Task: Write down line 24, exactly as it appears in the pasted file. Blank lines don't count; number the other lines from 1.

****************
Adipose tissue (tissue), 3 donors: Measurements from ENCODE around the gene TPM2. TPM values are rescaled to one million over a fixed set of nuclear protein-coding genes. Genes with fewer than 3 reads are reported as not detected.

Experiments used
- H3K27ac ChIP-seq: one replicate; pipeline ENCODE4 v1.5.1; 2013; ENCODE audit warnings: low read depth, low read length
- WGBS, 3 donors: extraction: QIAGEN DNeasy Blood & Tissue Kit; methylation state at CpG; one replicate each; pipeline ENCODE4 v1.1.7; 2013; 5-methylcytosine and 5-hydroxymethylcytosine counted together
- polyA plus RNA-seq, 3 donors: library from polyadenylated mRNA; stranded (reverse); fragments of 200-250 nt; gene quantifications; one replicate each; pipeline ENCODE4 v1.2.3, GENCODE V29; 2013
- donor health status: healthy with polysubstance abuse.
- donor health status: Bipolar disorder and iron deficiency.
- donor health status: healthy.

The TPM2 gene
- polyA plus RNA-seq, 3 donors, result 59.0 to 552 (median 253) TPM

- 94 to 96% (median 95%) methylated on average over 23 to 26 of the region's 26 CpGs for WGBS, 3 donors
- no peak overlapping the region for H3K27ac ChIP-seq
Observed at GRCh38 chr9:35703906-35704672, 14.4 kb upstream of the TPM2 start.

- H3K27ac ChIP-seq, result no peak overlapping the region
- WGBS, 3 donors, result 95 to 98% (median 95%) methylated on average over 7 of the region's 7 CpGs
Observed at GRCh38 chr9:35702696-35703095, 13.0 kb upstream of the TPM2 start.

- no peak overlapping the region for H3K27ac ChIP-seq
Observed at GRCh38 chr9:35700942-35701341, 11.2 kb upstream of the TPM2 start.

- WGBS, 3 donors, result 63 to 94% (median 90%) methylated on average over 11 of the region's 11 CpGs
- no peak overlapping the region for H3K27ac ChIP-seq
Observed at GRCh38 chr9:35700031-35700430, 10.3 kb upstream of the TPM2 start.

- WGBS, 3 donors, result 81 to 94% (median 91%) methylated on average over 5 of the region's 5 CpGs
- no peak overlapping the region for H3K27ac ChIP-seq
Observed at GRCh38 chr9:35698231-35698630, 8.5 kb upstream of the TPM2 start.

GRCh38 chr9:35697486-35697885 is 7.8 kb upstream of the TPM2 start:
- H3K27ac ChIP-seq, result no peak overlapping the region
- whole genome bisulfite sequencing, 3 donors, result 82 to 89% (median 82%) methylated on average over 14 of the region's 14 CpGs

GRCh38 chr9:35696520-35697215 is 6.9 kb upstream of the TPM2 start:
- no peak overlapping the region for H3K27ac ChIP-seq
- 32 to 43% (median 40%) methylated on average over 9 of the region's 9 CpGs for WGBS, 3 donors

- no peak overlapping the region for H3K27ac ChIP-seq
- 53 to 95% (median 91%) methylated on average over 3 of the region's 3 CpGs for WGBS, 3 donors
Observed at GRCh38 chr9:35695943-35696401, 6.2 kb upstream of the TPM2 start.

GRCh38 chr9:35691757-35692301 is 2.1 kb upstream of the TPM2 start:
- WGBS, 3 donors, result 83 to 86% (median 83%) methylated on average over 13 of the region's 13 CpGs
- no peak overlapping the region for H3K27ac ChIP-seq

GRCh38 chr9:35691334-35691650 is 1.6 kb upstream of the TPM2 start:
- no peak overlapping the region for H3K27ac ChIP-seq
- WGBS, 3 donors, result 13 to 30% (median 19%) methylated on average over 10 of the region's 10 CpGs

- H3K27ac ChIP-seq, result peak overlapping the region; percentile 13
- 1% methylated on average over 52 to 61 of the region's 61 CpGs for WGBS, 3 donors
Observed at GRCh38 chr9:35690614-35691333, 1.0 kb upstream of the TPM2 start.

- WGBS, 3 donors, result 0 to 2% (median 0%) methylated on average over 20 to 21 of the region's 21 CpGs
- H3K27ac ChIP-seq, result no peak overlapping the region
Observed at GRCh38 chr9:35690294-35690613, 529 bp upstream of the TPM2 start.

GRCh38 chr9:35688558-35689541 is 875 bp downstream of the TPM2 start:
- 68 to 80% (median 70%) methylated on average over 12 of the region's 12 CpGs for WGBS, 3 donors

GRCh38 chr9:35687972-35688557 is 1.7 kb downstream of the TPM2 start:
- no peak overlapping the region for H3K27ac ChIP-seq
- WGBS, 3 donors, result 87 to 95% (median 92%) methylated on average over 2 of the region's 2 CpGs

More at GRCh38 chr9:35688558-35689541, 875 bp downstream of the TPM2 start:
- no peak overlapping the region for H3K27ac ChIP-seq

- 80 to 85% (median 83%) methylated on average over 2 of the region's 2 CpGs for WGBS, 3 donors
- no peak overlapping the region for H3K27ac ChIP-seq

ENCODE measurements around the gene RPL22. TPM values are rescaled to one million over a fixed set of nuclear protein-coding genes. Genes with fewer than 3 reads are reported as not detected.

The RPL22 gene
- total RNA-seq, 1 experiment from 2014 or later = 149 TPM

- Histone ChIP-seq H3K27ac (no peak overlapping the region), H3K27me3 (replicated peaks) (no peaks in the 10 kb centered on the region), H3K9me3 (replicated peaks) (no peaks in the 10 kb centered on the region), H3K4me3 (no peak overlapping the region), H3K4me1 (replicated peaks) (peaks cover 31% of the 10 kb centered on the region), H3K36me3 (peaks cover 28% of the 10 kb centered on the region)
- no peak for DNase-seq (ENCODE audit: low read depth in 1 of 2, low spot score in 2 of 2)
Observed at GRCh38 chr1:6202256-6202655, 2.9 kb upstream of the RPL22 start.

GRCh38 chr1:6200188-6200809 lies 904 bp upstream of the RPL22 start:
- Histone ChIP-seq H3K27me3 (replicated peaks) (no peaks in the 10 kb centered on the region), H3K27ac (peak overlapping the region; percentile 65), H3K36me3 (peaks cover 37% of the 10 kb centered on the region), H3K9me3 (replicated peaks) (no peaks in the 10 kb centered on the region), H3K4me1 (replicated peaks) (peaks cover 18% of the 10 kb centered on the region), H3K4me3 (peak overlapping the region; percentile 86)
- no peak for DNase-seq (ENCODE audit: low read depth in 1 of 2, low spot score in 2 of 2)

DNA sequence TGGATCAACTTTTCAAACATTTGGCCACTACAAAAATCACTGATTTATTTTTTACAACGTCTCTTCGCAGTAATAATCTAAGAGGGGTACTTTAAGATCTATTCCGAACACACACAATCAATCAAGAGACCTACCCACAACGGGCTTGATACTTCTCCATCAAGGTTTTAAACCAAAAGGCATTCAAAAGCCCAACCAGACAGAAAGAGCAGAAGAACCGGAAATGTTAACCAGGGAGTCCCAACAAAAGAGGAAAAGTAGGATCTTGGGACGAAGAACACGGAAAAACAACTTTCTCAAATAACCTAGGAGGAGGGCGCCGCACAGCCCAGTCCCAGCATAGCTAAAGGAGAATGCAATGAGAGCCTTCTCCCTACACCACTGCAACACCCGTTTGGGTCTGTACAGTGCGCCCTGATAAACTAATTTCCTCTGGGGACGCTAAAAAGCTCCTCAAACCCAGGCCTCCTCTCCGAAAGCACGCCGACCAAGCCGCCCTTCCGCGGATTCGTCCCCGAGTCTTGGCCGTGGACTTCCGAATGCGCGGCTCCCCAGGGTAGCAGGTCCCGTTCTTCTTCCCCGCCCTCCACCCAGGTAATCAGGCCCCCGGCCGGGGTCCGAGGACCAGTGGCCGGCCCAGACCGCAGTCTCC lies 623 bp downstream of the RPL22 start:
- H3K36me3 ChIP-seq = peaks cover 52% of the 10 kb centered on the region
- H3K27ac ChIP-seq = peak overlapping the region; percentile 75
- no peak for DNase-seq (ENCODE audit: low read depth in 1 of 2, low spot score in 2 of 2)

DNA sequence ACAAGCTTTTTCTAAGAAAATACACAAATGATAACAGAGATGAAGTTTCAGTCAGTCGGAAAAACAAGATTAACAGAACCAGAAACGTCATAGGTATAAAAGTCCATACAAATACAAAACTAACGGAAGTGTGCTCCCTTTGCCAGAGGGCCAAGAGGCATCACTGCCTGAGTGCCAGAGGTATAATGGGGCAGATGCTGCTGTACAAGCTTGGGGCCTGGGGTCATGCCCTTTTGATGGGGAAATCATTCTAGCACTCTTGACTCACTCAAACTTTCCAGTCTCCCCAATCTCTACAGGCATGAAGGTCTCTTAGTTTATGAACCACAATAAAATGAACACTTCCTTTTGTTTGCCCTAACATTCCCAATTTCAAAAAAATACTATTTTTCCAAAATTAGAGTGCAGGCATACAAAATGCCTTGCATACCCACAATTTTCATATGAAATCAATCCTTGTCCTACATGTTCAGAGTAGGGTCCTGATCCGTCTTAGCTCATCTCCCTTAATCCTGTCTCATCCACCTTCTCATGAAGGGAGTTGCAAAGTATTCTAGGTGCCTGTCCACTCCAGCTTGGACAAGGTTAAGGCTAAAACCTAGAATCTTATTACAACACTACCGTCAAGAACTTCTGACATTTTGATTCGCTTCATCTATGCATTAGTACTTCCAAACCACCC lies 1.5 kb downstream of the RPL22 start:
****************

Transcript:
Observed at GRCh38 chr9:35698231-35698630, 8.5 kb upstream of the TPM2 start.